CEO's ask managers to write periodic letters detailing their goals with the company.
People usually begin new jobs with great expectations. But the enthusiasm can fade long before managers are aware problems exist. One way to minimize the disillusionment, says Andy Plata, CEO of Computer Output Printing Inc. (COPI), a 23-employee laser printing specialist in Houston, is to develop ways of staying in touch with your workers.
His approach: have new employees write him letters.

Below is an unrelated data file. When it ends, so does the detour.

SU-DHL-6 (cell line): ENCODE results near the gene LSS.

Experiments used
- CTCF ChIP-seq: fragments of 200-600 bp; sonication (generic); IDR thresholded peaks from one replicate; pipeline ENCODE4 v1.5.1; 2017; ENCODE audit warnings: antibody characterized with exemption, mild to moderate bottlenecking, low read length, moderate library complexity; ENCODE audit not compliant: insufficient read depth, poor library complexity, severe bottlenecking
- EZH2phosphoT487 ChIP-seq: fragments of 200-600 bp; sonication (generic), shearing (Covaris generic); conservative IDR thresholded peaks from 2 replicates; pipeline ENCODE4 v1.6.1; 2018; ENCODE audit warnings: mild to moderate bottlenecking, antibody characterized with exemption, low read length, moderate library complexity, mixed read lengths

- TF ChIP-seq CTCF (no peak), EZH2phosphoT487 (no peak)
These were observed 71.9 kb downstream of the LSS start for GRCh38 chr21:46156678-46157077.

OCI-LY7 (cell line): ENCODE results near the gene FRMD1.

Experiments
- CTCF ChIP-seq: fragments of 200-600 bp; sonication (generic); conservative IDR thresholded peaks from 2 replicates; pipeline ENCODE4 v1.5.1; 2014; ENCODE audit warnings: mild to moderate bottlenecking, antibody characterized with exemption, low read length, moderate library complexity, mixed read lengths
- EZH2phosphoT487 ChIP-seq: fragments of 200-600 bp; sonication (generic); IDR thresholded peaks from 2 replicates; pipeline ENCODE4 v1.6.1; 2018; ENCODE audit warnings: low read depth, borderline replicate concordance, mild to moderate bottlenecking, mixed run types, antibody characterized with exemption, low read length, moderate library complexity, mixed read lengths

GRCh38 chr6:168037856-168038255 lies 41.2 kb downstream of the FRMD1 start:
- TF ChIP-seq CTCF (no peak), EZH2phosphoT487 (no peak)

Before new people come to work at COPI, Plata and his managers ask them to write a letter to management about why they've chosen to work there. After the first week they're asked to write another letter describing "what they hope to accomplish at COPI and what contributions they feel they can make."
Seven weeks later they write a third letter detailing their progress. "We want to know if they're still turned on," says Plata. The letters become the focal point of managers' discussions about employee goals and how work relations can be improved.
He thinks new employees have adjusted to working at COPI more easily since he came up with the idea two years ago. "It helps us determine early how a person likes to work and what he or she needs from us."